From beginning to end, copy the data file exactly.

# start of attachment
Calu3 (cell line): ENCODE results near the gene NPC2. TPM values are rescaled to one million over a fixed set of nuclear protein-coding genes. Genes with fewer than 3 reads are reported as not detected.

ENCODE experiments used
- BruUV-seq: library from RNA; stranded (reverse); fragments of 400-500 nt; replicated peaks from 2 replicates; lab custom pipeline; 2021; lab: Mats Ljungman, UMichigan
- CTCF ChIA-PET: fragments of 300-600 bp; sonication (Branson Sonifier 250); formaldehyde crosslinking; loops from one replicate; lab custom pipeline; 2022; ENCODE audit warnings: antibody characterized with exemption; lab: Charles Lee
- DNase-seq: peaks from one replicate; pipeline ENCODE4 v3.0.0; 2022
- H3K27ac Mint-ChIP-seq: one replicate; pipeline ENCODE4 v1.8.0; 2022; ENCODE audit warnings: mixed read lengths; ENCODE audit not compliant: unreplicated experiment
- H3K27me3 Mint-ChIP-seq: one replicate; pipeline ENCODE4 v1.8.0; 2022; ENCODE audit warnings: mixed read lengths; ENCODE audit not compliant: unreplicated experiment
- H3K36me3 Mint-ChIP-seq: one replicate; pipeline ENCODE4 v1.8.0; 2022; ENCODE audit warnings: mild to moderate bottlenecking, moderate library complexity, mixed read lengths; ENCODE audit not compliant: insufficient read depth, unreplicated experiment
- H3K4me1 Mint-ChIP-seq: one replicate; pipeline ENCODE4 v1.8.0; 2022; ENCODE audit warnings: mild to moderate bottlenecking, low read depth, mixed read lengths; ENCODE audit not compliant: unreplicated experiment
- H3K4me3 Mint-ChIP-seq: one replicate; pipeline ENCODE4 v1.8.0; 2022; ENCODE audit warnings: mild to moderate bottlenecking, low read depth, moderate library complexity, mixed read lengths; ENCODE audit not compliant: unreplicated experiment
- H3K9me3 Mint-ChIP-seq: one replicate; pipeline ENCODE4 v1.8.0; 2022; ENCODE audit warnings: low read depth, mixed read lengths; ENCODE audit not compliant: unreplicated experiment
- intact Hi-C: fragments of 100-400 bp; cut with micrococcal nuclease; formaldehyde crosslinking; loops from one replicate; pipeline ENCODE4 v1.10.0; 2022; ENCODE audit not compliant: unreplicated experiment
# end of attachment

Calu3 (cell line): ENCODE results near the gene NPC2. TPM values are rescaled to one million over a fixed set of nuclear protein-coding genes. Genes with fewer than 3 reads are reported as not detected.

ENCODE experiments used
- BruUV-seq: library from RNA; stranded (reverse); fragments of 400-500 nt; replicated peaks from 2 replicates; lab custom pipeline; 2021; lab: Mats Ljungman, UMichigan
- CTCF ChIA-PET: fragments of 300-600 bp; sonication (Branson Sonifier 250); formaldehyde crosslinking; loops from one replicate; lab custom pipeline; 2022; ENCODE audit warnings: antibody characterized with exemption; lab: Charles Lee
- DNase-seq: peaks from one replicate; pipeline ENCODE4 v3.0.0; 2022
- H3K27ac Mint-ChIP-seq: one replicate; pipeline ENCODE4 v1.8.0; 2022; ENCODE audit warnings: mixed read lengths; ENCODE audit not compliant: unreplicated experiment
- H3K27me3 Mint-ChIP-seq: one replicate; pipeline ENCODE4 v1.8.0; 2022; ENCODE audit warnings: mixed read lengths; ENCODE audit not compliant: unreplicated experiment
- H3K36me3 Mint-ChIP-seq: one replicate; pipeline ENCODE4 v1.8.0; 2022; ENCODE audit warnings: mild to moderate bottlenecking, moderate library complexity, mixed read lengths; ENCODE audit not compliant: insufficient read depth, unreplicated experiment
- H3K4me1 Mint-ChIP-seq: one replicate; pipeline ENCODE4 v1.8.0; 2022; ENCODE audit warnings: mild to moderate bottlenecking, low read depth, mixed read lengths; ENCODE audit not compliant: unreplicated experiment
- H3K4me3 Mint-ChIP-seq: one replicate; pipeline ENCODE4 v1.8.0; 2022; ENCODE audit warnings: mild to moderate bottlenecking, low read depth, moderate library complexity, mixed read lengths; ENCODE audit not compliant: unreplicated experiment
- H3K9me3 Mint-ChIP-seq: one replicate; pipeline ENCODE4 v1.8.0; 2022; ENCODE audit warnings: low read depth, mixed read lengths; ENCODE audit not compliant: unreplicated experiment
- intact Hi-C: fragments of 100-400 bp; cut with micrococcal nuclease; formaldehyde crosslinking; loops from one replicate; pipeline ENCODE4 v1.10.0; 2022; ENCODE audit not compliant: unreplicated experiment